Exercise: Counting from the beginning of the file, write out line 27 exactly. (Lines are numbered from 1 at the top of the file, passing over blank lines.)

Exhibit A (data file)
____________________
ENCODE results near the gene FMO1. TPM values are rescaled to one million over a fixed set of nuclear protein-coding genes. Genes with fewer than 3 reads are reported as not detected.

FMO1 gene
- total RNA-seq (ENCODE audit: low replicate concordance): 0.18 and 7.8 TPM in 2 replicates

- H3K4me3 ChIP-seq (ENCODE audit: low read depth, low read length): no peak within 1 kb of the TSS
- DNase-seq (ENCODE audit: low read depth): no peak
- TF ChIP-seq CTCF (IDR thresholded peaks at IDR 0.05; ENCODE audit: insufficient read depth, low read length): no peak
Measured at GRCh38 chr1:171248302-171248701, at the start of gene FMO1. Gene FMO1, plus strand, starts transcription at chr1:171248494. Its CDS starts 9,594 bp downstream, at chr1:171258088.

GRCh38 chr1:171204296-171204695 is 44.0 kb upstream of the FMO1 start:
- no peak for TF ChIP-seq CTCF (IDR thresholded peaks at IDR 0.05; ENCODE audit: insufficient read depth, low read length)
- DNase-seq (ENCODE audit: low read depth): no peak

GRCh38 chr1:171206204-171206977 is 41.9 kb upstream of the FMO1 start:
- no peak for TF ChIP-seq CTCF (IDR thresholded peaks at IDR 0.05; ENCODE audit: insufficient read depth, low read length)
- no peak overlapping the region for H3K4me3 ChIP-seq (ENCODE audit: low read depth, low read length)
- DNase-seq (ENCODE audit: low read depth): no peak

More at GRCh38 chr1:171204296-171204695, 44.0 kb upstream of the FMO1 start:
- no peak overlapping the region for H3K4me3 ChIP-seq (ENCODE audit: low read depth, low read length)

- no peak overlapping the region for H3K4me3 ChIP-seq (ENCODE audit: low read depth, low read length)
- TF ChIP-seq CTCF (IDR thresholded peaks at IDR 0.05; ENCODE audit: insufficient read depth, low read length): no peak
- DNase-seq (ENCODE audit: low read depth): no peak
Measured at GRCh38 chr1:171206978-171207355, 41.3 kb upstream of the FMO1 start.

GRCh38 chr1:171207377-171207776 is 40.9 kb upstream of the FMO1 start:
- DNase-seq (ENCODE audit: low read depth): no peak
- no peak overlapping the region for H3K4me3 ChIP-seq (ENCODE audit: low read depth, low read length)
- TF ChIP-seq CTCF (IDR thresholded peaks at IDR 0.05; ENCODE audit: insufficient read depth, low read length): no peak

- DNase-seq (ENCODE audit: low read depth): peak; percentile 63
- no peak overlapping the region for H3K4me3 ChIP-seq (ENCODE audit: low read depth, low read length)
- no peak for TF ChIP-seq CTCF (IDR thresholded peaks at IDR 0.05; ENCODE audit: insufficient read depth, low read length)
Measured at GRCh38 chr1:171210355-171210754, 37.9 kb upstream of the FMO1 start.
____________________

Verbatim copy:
- no peak for TF ChIP-seq CTCF (IDR thresholded peaks at IDR 0.05; ENCODE audit: insufficient read depth, low read length)